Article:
Felicia D. Griffin-Fennell, HSI STEM activity director, praised the program as a fun and interesting way to expose young people to the STEM fields and careers connected to the subjects.
For example, she said the high schoolers will learn about programs such as laser electro-optics technology and biotechnology with STCC faculty and students. They may never have heard about these programs, but might discover these majors could provide them with skills to land good jobs.
“It’s an opportunity for us to expand their understanding and to break a few myths that they might have,” she said. “We hope to get them thinking about possible avenues that they might never consider.”
Free of charge to the students, the program is held three days each week through Aug. 16 at STCC, but will continue to run during the 2017-2018 academic school year by offering tutoring, additional field trips and workshop activities in the three targeted STEM fields.
Examples of summer field trips and activities have included patient care workshops where the students took turns working with patient simulators and using stethoscopes and various other pieces of UMass equipment and technology, tours of the ambulances at American Medical Response, CPR workshops, password hacking activities and game board creations to learn the thought process behind computer game animation and design.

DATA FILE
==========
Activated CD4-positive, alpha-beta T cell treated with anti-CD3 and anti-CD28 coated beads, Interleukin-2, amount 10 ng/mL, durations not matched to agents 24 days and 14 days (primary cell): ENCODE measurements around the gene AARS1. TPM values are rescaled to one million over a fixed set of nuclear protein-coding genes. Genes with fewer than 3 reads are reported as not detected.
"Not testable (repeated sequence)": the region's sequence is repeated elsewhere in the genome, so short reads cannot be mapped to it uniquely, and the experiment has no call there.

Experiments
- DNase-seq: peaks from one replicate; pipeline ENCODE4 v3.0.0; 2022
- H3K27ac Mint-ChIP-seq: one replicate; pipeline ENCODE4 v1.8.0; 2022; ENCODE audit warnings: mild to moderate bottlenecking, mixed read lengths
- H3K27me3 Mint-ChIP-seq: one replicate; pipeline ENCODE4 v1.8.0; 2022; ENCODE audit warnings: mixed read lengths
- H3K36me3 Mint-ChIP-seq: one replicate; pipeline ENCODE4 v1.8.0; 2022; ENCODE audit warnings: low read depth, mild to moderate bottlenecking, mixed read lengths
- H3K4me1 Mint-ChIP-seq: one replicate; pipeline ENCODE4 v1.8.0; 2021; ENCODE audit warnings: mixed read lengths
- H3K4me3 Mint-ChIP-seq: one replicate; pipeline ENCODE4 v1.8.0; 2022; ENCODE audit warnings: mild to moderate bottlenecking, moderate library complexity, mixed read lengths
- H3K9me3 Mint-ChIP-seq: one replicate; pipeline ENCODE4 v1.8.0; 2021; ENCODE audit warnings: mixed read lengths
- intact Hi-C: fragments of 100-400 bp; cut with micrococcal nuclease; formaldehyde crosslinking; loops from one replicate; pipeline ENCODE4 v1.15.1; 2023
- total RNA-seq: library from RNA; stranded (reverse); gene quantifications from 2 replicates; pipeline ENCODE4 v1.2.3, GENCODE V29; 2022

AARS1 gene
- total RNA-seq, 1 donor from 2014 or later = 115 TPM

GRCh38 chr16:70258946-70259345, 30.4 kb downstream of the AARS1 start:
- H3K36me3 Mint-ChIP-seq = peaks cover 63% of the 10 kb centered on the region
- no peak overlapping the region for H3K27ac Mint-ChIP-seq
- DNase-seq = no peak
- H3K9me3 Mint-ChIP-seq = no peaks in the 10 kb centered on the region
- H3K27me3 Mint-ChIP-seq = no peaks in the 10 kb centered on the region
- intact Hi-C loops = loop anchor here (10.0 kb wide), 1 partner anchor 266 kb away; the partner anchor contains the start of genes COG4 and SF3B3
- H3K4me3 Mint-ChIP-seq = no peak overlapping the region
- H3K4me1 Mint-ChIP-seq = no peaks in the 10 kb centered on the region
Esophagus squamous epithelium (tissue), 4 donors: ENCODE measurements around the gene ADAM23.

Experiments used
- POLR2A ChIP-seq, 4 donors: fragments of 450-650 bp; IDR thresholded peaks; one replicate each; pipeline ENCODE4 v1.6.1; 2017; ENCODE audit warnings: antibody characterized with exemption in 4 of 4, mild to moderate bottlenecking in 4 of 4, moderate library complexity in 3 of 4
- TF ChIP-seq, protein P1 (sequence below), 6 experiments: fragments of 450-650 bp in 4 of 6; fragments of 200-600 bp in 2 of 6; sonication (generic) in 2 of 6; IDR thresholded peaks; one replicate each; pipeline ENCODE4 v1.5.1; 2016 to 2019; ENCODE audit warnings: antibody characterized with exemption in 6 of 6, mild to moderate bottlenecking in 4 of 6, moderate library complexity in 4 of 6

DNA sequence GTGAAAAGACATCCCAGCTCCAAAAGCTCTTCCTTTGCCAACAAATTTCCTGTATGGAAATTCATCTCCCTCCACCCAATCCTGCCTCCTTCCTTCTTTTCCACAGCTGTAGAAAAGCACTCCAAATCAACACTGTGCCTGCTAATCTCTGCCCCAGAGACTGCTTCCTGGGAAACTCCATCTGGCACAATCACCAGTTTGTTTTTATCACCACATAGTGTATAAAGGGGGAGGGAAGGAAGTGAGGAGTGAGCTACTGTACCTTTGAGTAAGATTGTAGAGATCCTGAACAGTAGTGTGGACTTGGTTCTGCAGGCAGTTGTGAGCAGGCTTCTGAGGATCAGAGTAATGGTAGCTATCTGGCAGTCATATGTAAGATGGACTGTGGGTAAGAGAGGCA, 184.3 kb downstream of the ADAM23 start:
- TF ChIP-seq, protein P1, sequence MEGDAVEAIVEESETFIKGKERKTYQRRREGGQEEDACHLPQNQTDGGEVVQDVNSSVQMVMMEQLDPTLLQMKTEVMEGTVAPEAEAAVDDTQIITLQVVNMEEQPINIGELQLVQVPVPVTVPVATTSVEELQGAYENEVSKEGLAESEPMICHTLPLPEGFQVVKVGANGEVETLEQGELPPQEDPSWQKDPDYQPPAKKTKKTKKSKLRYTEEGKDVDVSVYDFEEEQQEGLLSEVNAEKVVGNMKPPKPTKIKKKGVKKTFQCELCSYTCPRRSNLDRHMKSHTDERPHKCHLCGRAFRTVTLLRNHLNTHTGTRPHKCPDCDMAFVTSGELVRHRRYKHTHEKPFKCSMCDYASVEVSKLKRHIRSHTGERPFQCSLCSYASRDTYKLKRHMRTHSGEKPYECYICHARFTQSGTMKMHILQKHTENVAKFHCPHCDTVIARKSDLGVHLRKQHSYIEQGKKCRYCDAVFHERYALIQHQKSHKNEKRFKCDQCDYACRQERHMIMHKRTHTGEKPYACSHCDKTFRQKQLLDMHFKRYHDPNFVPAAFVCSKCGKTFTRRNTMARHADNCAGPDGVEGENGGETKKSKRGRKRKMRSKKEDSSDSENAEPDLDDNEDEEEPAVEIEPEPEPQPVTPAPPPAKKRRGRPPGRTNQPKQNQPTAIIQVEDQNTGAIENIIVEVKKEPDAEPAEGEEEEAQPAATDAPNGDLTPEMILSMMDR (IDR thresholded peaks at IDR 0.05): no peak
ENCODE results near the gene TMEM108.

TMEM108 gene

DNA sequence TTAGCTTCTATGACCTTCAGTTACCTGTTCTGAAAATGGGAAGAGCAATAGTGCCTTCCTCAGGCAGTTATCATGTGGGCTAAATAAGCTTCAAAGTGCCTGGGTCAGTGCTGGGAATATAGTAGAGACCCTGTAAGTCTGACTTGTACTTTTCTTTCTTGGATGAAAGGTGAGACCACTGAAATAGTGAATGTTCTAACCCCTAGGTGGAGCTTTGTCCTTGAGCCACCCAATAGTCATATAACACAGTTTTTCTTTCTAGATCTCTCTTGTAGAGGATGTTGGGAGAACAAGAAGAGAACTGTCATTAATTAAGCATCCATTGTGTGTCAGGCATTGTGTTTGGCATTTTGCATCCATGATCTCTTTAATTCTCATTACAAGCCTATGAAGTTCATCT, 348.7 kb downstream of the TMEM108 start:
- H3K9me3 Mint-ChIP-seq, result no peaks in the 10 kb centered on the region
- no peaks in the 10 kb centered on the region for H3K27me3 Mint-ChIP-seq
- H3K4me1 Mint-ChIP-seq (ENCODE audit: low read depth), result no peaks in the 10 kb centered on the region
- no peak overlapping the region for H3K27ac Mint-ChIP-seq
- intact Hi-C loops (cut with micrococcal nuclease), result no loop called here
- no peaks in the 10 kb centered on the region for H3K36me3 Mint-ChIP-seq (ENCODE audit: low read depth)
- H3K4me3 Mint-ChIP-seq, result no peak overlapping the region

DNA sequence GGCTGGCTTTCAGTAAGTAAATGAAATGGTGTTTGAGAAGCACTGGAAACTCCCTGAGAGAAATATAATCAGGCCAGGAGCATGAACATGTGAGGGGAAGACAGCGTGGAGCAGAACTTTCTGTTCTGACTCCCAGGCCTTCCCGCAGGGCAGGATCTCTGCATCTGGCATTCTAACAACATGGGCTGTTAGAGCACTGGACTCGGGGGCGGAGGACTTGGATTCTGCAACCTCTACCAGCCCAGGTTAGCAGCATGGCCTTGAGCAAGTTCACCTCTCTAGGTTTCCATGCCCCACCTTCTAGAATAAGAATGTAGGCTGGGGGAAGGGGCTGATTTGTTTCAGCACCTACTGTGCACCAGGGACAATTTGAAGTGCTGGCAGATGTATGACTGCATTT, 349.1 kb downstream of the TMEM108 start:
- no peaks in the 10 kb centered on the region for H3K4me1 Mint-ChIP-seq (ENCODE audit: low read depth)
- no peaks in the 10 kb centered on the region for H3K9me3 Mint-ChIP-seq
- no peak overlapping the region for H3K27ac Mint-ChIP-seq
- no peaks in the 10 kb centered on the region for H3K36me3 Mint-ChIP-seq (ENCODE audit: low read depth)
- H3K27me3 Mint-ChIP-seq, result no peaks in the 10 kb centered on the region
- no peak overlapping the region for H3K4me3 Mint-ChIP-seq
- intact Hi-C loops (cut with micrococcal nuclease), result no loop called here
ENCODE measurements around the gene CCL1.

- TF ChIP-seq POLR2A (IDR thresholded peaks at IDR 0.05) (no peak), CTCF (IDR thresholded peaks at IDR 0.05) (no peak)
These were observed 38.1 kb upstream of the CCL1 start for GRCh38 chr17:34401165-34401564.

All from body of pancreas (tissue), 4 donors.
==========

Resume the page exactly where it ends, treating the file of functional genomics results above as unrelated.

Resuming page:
Moore said the program not only exposes students to the STEM fields, but helps them start preparing for college and careers.
“They will hear about financial aid options for college and take part in mock job interview sessions,” she said.
One element of the program is to help the students understand the importance of “soft skills” – working with others, doing presentations, and learning how to effectively communicate.
While not every student may pursue a STEM career, Moore said, “The goal of the program is to offer them the hands-on and application-based experience and exposure to help them make an informed decision when that time comes.”
The Urban League of Springfield has been sending high school students to STCC during the school year since 2014. This year marks the first summer program.
Maiwald, who assumes the position immediately, had been a member of the Unify Board of Directors for the past two years.